NEW YORK (WPRI) – This holiday season, Girl Scouts of America has an important-if controversial-message for parents: don’t force your daughter to hug or kiss relatives.
It’s a situation nearly every child has been in: being prodded by parents to hug the great-aunt they haven’t seen all year or kiss the distant cousin who brought them a gift.
But this year Girl Scouts is reminding parents that putting a child, especially a girl, in this situation at a young age can set the stage for how she understands consent later in life.
“The notion of consent may seem very grown-up and like something that doesn’t pertain to children,” says Girl Scouts’ developmental psychologist Dr. Andrea Bastiani Archibald, “but the lessons girls learn when they’re young about setting physical boundaries and expecting them to be respected last a lifetime, and can influence how she feels about herself and her body as she gets older.”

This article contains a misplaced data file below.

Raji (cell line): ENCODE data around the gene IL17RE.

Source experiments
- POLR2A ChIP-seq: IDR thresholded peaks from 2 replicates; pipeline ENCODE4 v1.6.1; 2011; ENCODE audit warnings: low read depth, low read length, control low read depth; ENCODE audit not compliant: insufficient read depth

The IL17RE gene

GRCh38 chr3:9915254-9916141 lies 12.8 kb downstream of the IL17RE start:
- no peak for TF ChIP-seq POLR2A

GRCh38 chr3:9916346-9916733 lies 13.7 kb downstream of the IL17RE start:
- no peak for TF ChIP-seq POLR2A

Bastiani added that learning these boundaries early can help a girl understand what is appropriate and better identify when an adult is crossing a line. A statement on the Girl Scouts USA website explained in part:
Think of it this way, telling your child that she owes someone a hug either just because she hasn’t seen this person in a while or because they gave her a gift can set the stage for her questioning whether she “owes” another person any type of physical affection when they’ve bought her dinner or done something else seemingly nice for her later in life.
Instead of forcing affection, Girl Scouts advises parents to let a girl decide for herself how to greet and thank family members, as there are ways to do so politely without necessarily offering a hug or kiss.